Many people get diagnosed with sciatic pain but do they know what sciatic pain really is? The words “sciatic pain” and “sciatica” get passed on to many of our patients by health professionals but what do these words mean?
Let’s break it down
The sciatic nerve is the largest spinal nerve in the body. It runs from your lower spine to your toes. This nerve is important, as it helps our lower limb muscles receive signals from the spine, resulting in motor (movement) and sensory (sensation) control of our lower limbs.
Sciatica and sciatic pain/irritation are completely different, however they get mixed up all the time.
What is sciatica?
Sciatica is defined in the medical world as a “radiculopathy”(1,2). This means there is a compression of the nerve root at the spinal cord (1,2). Sciatica effects around 40% of lower back patients, with with up to 40% of adults annually (2). The most common types of nerve root compression we see are herniated discs and disc bulges on scans (2). Common signs/symptoms include: radiating pain down the affected limb or limbs, pins and needles, burning sensation, electric sensation or numbness (1,2).
What is sciatic nerve pain?
Sciatic nerve pain is an umbrella term used for pain that is associated with lower back and/or lower limb pain (3). The two most common being piriformis muscle syndrome and sacroiliac joint pain. These are often mistaken for sciatica because the symptoms can feel similar however, they do not last as long and are usually not associated with a burning sensation. Piriformis pain is the most common with around 6% of people diagnosed with lower back pain having piriformis syndrome (3). The reason that piriformis pain is often mistaken as sciatica is because in 15-30% of people the sciatic nerve actually passes through the piriformis muscle (3). The nerve can then become compressed as it exits the greater sciatic notch in the glutes causing pain down the leg that can even reach the knee (2,3).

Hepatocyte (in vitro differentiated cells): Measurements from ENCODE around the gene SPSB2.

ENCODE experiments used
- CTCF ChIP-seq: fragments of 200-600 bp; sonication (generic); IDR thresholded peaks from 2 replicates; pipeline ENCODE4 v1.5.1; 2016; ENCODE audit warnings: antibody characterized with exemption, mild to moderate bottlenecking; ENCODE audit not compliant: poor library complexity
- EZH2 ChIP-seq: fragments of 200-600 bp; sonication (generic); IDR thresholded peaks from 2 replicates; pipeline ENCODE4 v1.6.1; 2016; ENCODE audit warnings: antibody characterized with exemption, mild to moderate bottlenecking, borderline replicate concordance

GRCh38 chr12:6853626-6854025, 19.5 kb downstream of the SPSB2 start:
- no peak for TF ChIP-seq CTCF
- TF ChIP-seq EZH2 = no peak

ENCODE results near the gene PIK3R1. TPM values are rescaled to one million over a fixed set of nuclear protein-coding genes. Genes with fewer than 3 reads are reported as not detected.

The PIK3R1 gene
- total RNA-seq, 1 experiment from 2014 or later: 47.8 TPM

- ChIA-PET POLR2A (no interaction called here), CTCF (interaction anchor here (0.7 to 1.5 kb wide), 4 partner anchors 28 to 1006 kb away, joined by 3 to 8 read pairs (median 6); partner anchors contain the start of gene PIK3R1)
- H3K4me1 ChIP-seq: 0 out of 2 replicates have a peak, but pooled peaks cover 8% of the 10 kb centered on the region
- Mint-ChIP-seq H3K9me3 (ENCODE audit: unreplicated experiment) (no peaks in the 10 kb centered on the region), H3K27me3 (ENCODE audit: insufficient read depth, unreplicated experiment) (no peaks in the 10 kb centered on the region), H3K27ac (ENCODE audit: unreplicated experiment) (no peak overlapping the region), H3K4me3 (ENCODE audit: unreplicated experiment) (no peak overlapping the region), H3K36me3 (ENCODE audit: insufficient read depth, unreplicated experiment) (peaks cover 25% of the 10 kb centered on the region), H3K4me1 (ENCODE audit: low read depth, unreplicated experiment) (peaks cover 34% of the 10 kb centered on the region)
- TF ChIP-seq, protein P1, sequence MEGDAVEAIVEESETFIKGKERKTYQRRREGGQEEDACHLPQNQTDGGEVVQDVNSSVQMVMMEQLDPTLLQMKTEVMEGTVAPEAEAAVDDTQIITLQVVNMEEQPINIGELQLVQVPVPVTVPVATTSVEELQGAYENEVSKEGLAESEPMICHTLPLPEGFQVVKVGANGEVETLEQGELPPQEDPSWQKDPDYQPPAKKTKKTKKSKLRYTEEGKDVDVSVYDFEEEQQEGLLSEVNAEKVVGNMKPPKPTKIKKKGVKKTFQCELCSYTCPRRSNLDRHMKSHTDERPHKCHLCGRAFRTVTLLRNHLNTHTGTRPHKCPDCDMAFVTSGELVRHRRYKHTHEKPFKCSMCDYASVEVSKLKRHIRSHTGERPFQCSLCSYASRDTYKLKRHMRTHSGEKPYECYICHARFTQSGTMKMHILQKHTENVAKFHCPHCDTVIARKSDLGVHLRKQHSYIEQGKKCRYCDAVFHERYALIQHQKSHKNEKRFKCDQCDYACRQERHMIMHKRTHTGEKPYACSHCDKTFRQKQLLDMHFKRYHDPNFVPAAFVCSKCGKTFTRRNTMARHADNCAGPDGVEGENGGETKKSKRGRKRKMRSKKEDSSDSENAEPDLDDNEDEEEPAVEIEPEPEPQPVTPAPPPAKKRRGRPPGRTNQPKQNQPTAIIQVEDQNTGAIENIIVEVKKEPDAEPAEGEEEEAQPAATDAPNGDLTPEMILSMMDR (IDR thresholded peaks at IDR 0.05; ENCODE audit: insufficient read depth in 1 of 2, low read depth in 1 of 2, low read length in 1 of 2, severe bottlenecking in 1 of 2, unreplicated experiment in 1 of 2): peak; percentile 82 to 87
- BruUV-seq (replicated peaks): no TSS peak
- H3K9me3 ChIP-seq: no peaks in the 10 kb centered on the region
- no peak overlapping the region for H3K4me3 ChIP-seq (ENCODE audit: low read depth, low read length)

“The reason that piriformis pain is often mistaken as sciatica is because in 15-30% of people the sciatic nerve actually passes through the piriformis muscle.”
If you experience any of the above, the treatment that is highly suggested is a combination of physiotherapy and medical (doctor) treatment. The physiotherapist will work with your doctor to help in your recovery. If you have been experiencing ongoing pain in your back that travels down your leg(s), it may be time to visit a physiotherapist. Book in for an appointment HERE.
By Physiotherapist, Paulina Backiel